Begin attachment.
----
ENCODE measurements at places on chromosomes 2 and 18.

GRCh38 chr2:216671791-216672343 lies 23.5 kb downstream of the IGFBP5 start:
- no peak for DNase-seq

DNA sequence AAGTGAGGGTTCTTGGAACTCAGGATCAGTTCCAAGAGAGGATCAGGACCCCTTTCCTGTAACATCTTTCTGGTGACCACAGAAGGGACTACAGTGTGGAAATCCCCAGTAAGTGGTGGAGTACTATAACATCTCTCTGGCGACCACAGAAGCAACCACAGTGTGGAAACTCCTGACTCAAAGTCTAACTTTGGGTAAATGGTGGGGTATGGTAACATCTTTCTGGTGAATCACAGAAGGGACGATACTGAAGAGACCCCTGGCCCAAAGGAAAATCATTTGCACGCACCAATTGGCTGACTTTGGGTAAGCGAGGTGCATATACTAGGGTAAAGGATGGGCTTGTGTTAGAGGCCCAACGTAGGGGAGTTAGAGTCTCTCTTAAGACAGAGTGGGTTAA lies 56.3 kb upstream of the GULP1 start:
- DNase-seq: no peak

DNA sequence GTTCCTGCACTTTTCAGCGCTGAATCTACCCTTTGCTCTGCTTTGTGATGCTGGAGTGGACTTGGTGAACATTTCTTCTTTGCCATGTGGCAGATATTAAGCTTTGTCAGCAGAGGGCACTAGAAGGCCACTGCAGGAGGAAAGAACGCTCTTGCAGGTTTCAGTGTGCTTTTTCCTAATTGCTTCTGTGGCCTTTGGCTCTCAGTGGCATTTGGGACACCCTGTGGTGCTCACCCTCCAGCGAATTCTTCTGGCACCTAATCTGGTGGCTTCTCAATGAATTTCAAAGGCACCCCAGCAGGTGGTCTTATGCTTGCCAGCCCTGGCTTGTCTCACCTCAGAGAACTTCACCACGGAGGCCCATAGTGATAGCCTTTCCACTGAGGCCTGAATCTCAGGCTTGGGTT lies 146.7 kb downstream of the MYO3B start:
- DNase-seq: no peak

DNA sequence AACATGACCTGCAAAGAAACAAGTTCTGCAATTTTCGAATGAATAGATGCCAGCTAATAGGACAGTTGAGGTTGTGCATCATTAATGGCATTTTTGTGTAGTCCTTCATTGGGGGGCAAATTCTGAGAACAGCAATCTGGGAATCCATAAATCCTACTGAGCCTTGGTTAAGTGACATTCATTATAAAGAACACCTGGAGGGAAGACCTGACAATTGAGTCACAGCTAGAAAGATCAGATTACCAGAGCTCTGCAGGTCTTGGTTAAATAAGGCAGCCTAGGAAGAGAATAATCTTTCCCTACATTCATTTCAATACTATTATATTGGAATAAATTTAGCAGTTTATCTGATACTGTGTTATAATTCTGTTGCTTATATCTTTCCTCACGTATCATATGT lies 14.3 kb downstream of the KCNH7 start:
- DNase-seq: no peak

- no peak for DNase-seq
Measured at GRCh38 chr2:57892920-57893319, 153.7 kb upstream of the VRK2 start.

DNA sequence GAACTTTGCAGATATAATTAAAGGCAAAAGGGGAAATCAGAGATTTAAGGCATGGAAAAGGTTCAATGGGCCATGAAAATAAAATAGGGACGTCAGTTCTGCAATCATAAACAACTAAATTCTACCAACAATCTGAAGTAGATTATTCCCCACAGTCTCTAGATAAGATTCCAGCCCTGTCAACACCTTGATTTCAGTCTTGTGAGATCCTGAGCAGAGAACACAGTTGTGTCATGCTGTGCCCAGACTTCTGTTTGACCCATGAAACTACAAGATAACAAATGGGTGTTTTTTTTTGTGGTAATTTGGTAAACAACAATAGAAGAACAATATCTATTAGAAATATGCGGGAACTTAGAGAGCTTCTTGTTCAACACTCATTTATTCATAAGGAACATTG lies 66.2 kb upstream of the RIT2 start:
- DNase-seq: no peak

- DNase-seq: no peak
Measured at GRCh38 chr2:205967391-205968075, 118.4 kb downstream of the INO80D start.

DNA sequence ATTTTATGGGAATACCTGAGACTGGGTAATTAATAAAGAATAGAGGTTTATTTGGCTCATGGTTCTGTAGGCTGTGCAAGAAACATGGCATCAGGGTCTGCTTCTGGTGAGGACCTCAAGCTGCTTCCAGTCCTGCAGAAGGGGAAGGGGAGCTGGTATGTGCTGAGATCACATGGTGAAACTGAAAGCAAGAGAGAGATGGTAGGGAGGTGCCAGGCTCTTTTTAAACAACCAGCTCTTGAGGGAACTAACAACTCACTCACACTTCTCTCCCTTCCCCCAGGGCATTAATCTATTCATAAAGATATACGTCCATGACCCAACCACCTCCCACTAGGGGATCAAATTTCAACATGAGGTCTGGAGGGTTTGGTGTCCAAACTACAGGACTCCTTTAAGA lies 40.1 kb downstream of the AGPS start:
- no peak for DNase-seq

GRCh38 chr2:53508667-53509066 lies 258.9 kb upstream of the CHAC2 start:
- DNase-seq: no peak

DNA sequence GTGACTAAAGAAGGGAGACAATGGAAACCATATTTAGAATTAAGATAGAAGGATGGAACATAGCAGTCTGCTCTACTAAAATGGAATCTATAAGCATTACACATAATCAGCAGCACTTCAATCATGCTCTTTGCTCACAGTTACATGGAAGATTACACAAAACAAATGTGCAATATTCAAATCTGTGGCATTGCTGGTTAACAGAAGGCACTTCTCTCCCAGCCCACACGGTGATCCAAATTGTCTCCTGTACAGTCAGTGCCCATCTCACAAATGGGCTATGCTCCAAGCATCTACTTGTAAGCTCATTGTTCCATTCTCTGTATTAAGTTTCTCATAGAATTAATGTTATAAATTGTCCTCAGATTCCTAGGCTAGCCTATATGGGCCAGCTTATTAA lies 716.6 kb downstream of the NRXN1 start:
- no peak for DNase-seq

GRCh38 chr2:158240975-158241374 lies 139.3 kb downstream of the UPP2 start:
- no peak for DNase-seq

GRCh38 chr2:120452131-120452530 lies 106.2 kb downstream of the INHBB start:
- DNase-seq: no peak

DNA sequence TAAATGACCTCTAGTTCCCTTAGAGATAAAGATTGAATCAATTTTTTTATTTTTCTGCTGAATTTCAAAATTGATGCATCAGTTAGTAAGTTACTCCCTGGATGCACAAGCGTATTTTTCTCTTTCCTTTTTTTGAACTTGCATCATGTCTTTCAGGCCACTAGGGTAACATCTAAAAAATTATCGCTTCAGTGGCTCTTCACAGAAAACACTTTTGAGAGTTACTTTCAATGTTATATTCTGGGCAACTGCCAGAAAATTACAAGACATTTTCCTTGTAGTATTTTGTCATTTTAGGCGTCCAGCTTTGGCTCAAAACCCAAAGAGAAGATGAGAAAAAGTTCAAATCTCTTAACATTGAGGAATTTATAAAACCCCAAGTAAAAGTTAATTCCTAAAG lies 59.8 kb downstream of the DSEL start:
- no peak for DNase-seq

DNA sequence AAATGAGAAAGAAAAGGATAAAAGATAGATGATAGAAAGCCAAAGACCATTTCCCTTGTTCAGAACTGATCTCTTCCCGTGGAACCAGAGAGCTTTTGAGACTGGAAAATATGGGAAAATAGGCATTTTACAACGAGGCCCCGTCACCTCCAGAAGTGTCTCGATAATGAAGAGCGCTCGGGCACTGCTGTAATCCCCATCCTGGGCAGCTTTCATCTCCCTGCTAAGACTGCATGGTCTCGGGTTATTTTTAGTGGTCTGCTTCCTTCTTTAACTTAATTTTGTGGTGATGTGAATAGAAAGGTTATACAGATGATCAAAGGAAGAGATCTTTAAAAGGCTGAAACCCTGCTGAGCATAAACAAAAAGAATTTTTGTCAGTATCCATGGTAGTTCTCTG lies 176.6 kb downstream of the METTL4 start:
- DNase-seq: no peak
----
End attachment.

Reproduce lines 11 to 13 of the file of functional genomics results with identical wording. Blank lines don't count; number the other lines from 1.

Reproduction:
Measured at GRCh38 chr2:57892920-57893319, 153.7 kb upstream of the VRK2 start.

DNA sequence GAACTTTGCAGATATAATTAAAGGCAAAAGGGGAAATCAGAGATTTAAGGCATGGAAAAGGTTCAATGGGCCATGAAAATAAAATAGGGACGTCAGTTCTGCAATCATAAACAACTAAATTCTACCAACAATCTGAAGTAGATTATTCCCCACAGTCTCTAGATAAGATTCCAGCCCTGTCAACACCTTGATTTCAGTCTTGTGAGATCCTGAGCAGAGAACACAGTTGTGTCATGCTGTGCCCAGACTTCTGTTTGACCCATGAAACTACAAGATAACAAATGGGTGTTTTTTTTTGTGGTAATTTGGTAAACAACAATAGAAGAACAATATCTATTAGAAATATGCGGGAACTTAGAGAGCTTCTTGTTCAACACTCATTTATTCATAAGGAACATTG lies 66.2 kb upstream of the RIT2 start:
- DNase-seq: no peak